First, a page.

Olympus Camedia D-390, Don't Go There
January 26TH, 2008
I was able to
purchase an Olympus Camedia D-390 off ebay for a pretty decent
price since it was used, and had a little trouble getting the XD
Card out (the release spring did not operate). I got it as a Buy-It-Now
auction for $15 with $8 in shipping costs. So $23 didn't seem like
too much to pay to get my hands on an Olympus camera to try and
convert to infrared. In my experimental phase, I was happy to get
my hands on any different models, at a decent price, and open them
up to see what the different manufacturers did in their design,
and see how they do at conversion.
As a whole I
am not too fond of the olympus cameras because of their proprietary
XD card format, and in general I have found their menu system and
controls hard to use. The D-390 did not disappoint, as I could
hardly get anything configured and found it a struggle just to
take pictures. There seems to be a long delay between when you
press the button and when it actually takes the shot.
When I opened
the camera up to try and do an IR Mod on it, I was surprised at
how complex the camera is. Cords and Cables all over the place.
They packed a lot of stuff into this small camera. More than I
saw on any of the Canon, Kodak, or Fuji Models I looked at. It
was quickly obvious that this would be a very difficult modification,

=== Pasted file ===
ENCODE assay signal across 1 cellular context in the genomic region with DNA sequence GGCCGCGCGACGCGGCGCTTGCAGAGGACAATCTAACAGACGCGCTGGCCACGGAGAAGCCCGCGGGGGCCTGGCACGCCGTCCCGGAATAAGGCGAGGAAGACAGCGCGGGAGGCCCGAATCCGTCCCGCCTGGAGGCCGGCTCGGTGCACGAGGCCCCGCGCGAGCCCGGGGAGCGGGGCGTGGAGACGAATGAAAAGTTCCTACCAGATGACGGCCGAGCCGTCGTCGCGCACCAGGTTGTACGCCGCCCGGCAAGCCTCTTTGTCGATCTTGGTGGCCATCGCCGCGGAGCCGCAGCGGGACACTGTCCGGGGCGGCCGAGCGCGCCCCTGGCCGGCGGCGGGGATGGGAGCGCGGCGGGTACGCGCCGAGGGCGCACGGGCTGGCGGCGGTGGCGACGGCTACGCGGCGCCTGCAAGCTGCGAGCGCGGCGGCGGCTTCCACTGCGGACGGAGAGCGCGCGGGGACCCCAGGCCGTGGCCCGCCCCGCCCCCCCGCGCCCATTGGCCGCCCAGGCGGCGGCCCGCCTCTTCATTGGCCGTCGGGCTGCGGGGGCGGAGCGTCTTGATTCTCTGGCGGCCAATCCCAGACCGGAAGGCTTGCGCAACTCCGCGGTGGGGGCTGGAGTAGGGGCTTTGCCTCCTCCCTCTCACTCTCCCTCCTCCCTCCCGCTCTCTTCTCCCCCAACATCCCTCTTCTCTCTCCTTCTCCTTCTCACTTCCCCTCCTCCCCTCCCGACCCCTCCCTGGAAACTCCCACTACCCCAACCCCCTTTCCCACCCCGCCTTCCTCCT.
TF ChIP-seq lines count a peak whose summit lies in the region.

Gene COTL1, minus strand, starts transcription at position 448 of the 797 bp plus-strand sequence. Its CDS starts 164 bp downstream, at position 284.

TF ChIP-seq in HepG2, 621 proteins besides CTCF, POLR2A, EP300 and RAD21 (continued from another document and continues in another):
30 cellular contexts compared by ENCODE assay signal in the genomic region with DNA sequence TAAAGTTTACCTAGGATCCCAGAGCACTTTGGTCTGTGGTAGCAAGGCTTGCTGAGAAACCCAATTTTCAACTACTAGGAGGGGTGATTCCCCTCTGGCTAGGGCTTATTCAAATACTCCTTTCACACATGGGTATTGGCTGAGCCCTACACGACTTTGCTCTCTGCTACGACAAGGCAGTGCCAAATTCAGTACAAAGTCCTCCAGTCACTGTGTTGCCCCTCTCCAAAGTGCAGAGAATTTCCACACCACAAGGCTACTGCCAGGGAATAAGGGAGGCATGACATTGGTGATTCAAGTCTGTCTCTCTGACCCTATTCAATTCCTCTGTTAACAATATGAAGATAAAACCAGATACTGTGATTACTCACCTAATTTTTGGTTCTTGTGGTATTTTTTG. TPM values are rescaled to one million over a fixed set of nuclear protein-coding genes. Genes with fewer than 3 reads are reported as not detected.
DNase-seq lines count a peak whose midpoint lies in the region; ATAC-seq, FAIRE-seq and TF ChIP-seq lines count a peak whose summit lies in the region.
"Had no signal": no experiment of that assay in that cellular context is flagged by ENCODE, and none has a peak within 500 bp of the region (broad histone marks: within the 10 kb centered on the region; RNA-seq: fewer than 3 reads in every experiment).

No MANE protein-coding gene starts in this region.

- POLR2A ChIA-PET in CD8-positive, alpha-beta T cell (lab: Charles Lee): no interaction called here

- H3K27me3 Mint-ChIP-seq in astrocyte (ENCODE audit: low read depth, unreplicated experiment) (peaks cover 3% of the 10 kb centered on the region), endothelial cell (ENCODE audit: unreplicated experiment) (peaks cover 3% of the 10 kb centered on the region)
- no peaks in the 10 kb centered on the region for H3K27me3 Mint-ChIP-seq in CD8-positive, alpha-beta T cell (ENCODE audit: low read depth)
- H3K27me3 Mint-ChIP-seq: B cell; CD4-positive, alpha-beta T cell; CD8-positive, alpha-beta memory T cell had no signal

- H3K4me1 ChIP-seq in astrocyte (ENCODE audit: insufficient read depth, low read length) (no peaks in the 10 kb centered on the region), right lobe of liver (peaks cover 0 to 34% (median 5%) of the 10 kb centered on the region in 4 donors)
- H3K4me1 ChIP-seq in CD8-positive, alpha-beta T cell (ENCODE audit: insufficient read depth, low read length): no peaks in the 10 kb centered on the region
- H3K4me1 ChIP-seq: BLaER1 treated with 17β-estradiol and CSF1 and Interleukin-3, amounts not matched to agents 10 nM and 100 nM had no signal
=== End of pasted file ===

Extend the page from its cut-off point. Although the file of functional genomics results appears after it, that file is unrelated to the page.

if not impossible. I took some sample shots, so if anyone wonders
what their D-390 looks on the inside, I'll post them here. Then
I put it all back together and sold it on ebay. I got $7.50 for
the camera, half what I paid for it, but just getting anything
back for a camera that old was good enough for me. Original retail
price for the D-390: $149 in 2003.
Here's a few
shots of the outside of the camera, they are images I used when
selling the camera back on ebay.
Inside the Olympus
This camera has
a lot of different sized screws holding it together. The first
picture tries to show you some of the different sized screws after
I removed the front and back of the camera. Next you can see some
of the photos from the back of the camera. It looks a little difficult
to get under the LCD and Menu Button Plate. Next you can see a
little about how sliding the lens open turns on the camera. I think
a terrible design, and it is proven (in the msg boards)
that after extended use the contacts wear out and sometimes the
Next you can
see some pictures from the front and top of the camera that show
some of the cables wrapped around it. I am not sure if I could
pull this camera apart to get to the CCD. It just looked too hard.
Not worth the effort, and I wasn't too fond of how it operated
anyway. Proprietary memory card too, no thanks.
On to the images:
I did take some
sample photos, and they don't look too bad. But I did have trouble
with what I felt was a significant delay from when I pushed the
shutter button and when it took the shot. The close up of the newspaper
isn't too great either.